Life Cycle of the Pea Leaf Weevil
In spring, pea leaf weevil adults fly in from overwintering sites (perennial legume crops) to their host crops, peas and faba beans. Once they start feeding on these host crops, they begin laying eggs.
Larvae hatch from eggs and burrow belowground to feed on root nodules, reducing nitrogen fixation, causing yield loss and poor plant growth. Larvae feeding also creates wounds for root rots to infect, further damaging roots.
Adult weevils feed above ground on leaves, but rarely cause economic damage. The characteristic leaf notching on leaf margins can be used to monitor adult weevil presence (Figure 1). The best time to look for potential feeding damage is at the end of May to early June when peas and faba beans are emerging up to V6 (sixth true node stage).
Only field peas and faba beans are at risk of damage from pea leaf weevil. Other crops in the legume family (soybeans, dry beans, alfalfa) may be fed on by adults but do not suffer significant damage from larvae feeding on root nodules.
Surveillance and Distribution
The first record of pea leaf weevil in Alberta was in 1997, and it was first found in Saskatchewan in 2007. In the fall of 2019, their presence was confirmed in northwest Manitoba near Swan River.
Since then their distribution has been confirmed in most of western Manitoba. The furthest east pea leaf weevils have been found were in fields near Gladstone and Holland.
Starting in 2022, surveyors in Manitoba began to participate in the Prairie Pest Monitoring Network’s pea leaf weevil survey to determine the distribution and abundance of pea leaf weevil within Manitoba. Adult weevils chew the leaf margins, resulting in a characteristic notching along the leaf margins. The number of leaf notches per plant directly correlates to the abundance of adult weevils in the field. For this survey, the number of leaf notches per pea plant are counted and distribution maps are created from the results.
In 2022, pea leaf weevil populations were greatest in northwestern Manitoba and occurred at low population numbers in southwestern Manitoba. You can contribute to this pea leaf weevil survey! If you’re growing peas and are willing to have surveyors enter your field to count leaf notches, contact MPSG’s production specialist to sign up. Biosecurity protocols are followed and you will receive a report for your field.
Economic thresholds are available for foliar insecticide applications, however, foliar applications do not prevent yield loss and are considered revenge sprays.
- Field peas economic threshold: when 30% of plants have notches on the uppermost closed stipule (clam leaf) at V2 to V3
- Faba beans proposed nominal threshold: when 15% of plants have notches on the uppermost closed bifoliate leaf at V2 to V3
Foliar insecticide applications do not prevent yield loss since healthy adult weevils will continue to travel into the field from overwintering sites and, if there are notches on the expanded leaves below the clam leaves, female weevils have likely already laid eggs in the field. The damage has already been done.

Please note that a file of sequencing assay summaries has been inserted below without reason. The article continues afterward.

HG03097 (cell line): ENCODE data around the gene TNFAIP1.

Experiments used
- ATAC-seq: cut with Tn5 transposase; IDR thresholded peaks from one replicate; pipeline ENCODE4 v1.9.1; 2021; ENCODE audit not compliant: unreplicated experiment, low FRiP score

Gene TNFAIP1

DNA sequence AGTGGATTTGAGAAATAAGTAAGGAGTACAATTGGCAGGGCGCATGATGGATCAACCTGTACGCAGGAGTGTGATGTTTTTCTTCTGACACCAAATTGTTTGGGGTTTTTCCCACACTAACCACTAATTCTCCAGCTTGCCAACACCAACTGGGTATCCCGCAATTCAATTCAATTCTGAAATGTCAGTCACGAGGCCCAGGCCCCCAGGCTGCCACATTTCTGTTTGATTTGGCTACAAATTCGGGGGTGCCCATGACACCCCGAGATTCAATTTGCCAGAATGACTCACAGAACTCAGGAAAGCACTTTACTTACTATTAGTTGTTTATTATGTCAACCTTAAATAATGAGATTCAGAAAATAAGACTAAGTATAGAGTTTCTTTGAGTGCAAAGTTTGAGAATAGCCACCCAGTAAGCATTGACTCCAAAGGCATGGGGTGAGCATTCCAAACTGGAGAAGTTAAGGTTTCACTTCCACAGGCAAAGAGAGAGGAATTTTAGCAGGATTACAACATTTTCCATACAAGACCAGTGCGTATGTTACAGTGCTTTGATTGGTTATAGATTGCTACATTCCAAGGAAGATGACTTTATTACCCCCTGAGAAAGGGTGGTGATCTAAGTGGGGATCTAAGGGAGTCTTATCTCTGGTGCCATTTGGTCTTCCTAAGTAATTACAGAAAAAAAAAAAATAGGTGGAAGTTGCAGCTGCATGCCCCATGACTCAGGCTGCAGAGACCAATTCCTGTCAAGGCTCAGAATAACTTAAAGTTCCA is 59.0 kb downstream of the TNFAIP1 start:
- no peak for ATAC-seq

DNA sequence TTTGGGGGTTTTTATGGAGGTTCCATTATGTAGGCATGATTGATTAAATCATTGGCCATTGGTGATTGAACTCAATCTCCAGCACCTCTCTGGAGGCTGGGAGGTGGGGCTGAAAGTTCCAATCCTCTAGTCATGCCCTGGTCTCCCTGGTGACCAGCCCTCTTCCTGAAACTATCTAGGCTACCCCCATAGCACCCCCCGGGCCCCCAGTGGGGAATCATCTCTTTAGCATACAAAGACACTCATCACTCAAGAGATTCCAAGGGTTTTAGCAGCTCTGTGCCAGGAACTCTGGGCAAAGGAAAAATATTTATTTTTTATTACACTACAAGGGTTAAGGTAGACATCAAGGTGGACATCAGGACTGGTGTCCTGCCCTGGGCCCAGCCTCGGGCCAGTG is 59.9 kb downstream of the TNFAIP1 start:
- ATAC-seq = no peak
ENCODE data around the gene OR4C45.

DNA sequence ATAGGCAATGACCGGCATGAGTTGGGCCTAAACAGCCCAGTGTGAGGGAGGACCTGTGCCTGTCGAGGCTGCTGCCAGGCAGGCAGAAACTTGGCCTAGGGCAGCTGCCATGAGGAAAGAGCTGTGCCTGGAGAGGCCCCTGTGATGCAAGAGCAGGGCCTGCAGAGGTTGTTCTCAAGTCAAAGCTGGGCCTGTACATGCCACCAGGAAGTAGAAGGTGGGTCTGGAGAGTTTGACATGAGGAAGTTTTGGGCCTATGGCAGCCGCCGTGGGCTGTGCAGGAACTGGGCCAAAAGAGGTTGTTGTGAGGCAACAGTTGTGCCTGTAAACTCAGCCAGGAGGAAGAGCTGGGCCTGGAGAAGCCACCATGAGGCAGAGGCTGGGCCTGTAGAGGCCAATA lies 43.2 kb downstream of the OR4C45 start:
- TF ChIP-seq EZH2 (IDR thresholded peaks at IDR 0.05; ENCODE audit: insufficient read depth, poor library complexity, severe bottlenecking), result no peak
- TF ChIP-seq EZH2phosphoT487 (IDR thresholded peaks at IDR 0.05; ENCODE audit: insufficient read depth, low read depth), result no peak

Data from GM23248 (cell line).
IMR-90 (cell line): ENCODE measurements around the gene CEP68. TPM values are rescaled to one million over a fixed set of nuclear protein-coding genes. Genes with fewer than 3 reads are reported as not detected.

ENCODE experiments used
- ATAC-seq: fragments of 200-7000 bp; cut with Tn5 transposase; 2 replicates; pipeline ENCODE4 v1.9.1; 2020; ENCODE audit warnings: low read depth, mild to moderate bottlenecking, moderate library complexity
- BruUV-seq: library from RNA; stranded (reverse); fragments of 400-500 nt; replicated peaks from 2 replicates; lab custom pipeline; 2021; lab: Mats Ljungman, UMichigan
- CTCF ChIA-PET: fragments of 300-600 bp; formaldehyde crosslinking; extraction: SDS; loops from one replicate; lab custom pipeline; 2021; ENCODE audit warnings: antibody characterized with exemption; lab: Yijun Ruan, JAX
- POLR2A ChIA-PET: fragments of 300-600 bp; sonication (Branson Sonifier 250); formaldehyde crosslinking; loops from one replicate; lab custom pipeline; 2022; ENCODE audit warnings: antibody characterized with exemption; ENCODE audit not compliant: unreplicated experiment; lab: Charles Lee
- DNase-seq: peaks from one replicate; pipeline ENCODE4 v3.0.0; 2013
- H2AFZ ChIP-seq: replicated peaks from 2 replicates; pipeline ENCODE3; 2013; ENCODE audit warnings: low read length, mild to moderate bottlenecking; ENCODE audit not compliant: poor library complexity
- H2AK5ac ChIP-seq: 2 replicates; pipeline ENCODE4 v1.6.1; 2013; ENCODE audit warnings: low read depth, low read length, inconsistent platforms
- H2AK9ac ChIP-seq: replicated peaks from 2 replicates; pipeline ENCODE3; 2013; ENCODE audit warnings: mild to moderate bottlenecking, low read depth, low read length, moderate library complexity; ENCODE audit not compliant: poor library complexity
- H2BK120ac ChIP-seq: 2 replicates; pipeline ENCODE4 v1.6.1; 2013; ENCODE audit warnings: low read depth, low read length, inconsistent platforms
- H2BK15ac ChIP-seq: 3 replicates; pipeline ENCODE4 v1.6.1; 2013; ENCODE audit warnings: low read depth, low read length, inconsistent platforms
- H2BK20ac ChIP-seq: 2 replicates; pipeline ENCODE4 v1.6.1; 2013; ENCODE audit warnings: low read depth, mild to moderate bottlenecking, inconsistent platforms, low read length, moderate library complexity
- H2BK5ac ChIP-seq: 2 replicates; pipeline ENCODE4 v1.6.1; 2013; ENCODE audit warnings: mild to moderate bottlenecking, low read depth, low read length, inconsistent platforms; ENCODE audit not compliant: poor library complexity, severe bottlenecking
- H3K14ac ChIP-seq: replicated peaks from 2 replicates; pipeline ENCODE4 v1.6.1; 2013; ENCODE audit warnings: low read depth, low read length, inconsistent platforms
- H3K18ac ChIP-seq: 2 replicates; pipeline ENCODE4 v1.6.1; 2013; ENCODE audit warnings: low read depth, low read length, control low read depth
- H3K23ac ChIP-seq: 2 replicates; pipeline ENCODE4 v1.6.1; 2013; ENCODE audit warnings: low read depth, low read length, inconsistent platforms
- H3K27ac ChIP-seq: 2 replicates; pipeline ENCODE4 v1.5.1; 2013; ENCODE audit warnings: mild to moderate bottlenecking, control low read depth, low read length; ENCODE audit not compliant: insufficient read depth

Preventative insecticide seed treatments are a more effective option. Seed treatments containing imidacloprid, thiamethoxam or chlorantraniliprole offer protection against the pea leaf weevil. However, while adult defoliation, egg laying and larval feeding are reduced with a seed treatment, they are not eliminated entirely. There are no forecasting models available to determine when a seed treatment is likely to be economical, so seed treatment decisions are based on regional history of pea leaf weevil populations and damage levels. Current populations of pea leaf weevil are low in Manitoba and seed treatments are unlikely to provide a return on investment at this time. To better understand when farmers are likely to see a benefit to an insecticide seed treatment, MPSG has initiated pea seed treatment trials in Roblin and Swan River starting in 2023. MPSG’s On-Farm Network has also begun hosting pea seed treatment trials with interested farmers. To learn more about participating in these trials, visit here.
Natural enemies of pea leaf weevils include ground beetles and rove beetles, which eat weevil eggs on the soil surface.
Cultural control methods are being investigated. Reduced tillage systems, trap cropping, and intercropping are options to reduce the impact of pea leaf weevil. Factors that promote rapid crop establishment also produces more resilient plants that can better tolerate feeding damage. Adding nitrogen to offset larval feeding damage has not shown consistent results in research conducted in Western Canada.
- For more information regarding pea leaf weevil scouting methods, thresholds and management, see SPG’s Pea Leaf Weevil factsheet or NDSU’s Integrated Pest Management of Pea Leaf Weevil factsheet.
- For a video explaining the action thresholds of pea leaf weevil and how to scout for feeding damage, view Pulse School: Scouting the Elusive Pea Leaf Weevil.